CYCLE STRUCTURES IN GRAPHS
by
Angela K. Harris
Master of Science, University of South Alabama, 2003
A thesis submitted to the
University of Colorado Denver
in partial fulfillment
of the requirements for the degree of
Doctor of Philosophy
Mathematical and Statistical Sciences
2009
This thesis for the Doctor of Philosophy
degree by
Angela K. Harris
has been approved
by
Ellen Gethner
Harris, Angela K. (Ph.D., Applied Mathematics)
Cycle Structures in Graphs
Thesis directed by Michael S. Jacobson
ABSTRACT
The study of paths and cycles in graphs has long been fundamental in Graph
Theory. One of the most popular questions in this area is determining when
a graph contains a hamiltonian cycle, a cycle containing every vertex of the
graph. We call such a graph a hamiltonian graph. We will investigate two
different aspects of hamiltonian graphs. The first of these is graphs in which the
hamiltonian cycle avoids certain subgraphs, and the second is the cycle lengths
contained in a hamiltonian graph under given conditions.
Let G be a graph and H be a subgraph of G. If G contains a hamiltonian
cycle C such that E(C) fi E(H) is empty, we say that C is an Havoiding
hamiltonian cycle. Let F be any graph. If G contains an //avoiding hamiltonian
cycle for every copy of H in G such that H = F, then we say that G is Favoiding
hamiltonian. We give minimum degree and degreesum conditions which assure
that a graph G is Favoiding hamiltonian for various choices of F. In particular,
we consider the cases where F is a union of k edgedisjoint hamiltonian cycles
or a union of k edgedisjoint perfect matchings. If G is Favoiding hamiltonian
for any such F, then it is possible to extend families of these types in G. We
also undertake a discussion of Favoiding pancyclic graphs.
From there we turn our attention to pancyclic graphs. A graph of order n
is said to be pancyclic if it contains cycles of all lengths from three to n. We
consider hamiltonian graphs with two vertices of high degree sum. We determine
the conditions on this degree sum that assure that the graph is pancyclic. We
also consider what cycles must be present in the graph when the degree sum
condition is reduced.
This abstract accurately represents the content of the candidate's thesis. I
recommend its publication. ^ n
Signed
DEDICATION
ACKNOWLEDGMENT
I would like to thank my advisor Michael S. Jacobson, without whose support
and direction this thesis would not be possible. I would also like to thank my
coauthor, colleague arid friend Mike Ferrara for his help, support and most of
all, for not backing down. Finally, I would like to thank my children for their
patience with me over the last four years.
CONTENTS
Figures ............................................................ viii
Chapter
1. Introduction....................................................... 1
1.1 Prologue........................................................... 1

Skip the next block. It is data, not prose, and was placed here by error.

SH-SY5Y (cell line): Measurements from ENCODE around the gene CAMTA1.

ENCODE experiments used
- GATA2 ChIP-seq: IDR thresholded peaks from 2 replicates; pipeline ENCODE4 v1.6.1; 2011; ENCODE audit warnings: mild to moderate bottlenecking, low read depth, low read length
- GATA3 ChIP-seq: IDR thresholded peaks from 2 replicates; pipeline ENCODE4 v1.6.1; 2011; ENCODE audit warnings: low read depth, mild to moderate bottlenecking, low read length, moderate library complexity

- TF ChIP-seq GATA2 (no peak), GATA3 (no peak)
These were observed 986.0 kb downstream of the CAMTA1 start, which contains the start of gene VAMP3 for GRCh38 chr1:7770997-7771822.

1.2 Background......................................................... 2
2. Favoiding Hamiltonian Graphs..................................... 10
2.1 FA voiding Hamiltonian........................................... 10
2.2 Favoiding Pancyclicity........................................... 23
3. Cycles in Hamiltonian Graphs...................................... 27
3.1 Absolute Bounds................................................. 28
3.2 Distancedependent Bounds......................................... 34
4. Cycles in Bipartite Hamiltonian Graphs............................ 42
4.1 A.bsoIute Bounds for Bipartite Graphs............................. 43
4.2 Distance Dependent Bounds for Bipartite Graphs.................... 47
5. Conclusion........................................................ 52
References.......................................................... 54
vii
FIGURES
Figure
1.1 A graph and two subgraphs.......................................
1.2 Nonhamiltonian graphs with a2 = n 1...........................
2.1 A graph G with a2{G) < n + k l that is not //avoiding hamiltonian.
2.2 Extending a cycle C to a longer cycle...........................
2.3 Extending a cycle C to a longer cycle...........................
3.1 d(x) + d(y) = 2n 8, but G contains no (n l)cycle.............
3.2 d{x) + d(y) = 2n 8, but G contains no (n l)cycle.............
3.3 d(x) + d(y) = 2n 10, but the pictured graph contains no (n l)cycle
3.4 d(x) + d(y) > n + k, but G has no cycle of length longer than n k
3.5 d(x) + d(y) = n + k 1, but G contains no cycle of length ^4 .
4.1 d(u) + d(v) = 2n 6, but G* contains no cycle of length 2(n 1) .
3
5
12
16
19
31
31
34
40
40
46
1. Introduction
1.1 Prologue
The study of paths and cycles in graphs has long been fundamental in Graph
Theory. On of the most popular questions in this area is determining when a
graph contains a spanning cycle, that is a cycle containing every vertex. Named
for Sir William Rowan Hamilton, this problem traces its origin to the 1850!s.
Research into this problem has led to a number of deep and interesting results.
One of particular interest lies in studying what cycles are contained in hamil
tonian graphs. We begin with a hamiltonian graph and, given some condition
on that graph, investigate other cycles present in the graph.
In this chapter we provide some brief background material on graphs, em
phasizing terminology and notation used in this paper. In Chapter 2 we intro